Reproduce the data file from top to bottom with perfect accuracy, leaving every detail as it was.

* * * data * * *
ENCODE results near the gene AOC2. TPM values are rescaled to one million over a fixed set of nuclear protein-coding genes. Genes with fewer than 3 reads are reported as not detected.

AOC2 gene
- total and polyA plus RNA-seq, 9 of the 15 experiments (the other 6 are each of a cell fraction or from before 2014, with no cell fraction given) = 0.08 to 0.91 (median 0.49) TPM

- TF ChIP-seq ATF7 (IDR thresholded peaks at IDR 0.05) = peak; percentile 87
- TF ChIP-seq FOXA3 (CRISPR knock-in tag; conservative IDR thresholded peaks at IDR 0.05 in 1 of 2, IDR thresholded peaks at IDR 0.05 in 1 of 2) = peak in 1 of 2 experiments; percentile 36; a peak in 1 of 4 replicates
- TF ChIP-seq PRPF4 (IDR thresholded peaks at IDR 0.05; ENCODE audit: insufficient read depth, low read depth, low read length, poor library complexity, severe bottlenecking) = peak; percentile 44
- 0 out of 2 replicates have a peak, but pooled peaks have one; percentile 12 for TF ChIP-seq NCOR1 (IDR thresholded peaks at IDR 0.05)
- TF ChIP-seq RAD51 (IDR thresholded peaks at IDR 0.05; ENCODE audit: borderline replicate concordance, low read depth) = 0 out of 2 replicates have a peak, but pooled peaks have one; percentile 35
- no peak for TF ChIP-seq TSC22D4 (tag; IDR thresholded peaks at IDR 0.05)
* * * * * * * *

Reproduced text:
ENCODE results near the gene AOC2. TPM values are rescaled to one million over a fixed set of nuclear protein-coding genes. Genes with fewer than 3 reads are reported as not detected.

AOC2 gene
- total and polyA plus RNA-seq, 9 of the 15 experiments (the other 6 are each of a cell fraction or from before 2014, with no cell fraction given) = 0.08 to 0.91 (median 0.49) TPM

- TF ChIP-seq ATF7 (IDR thresholded peaks at IDR 0.05) = peak; percentile 87
- TF ChIP-seq FOXA3 (CRISPR knock-in tag; conservative IDR thresholded peaks at IDR 0.05 in 1 of 2, IDR thresholded peaks at IDR 0.05 in 1 of 2) = peak in 1 of 2 experiments; percentile 36; a peak in 1 of 4 replicates
- TF ChIP-seq PRPF4 (IDR thresholded peaks at IDR 0.05; ENCODE audit: insufficient read depth, low read depth, low read length, poor library complexity, severe bottlenecking) = peak; percentile 44
- 0 out of 2 replicates have a peak, but pooled peaks have one; percentile 12 for TF ChIP-seq NCOR1 (IDR thresholded peaks at IDR 0.05)
- TF ChIP-seq RAD51 (IDR thresholded peaks at IDR 0.05; ENCODE audit: borderline replicate concordance, low read depth) = 0 out of 2 replicates have a peak, but pooled peaks have one; percentile 35
- no peak for TF ChIP-seq TSC22D4 (tag; IDR thresholded peaks at IDR 0.05)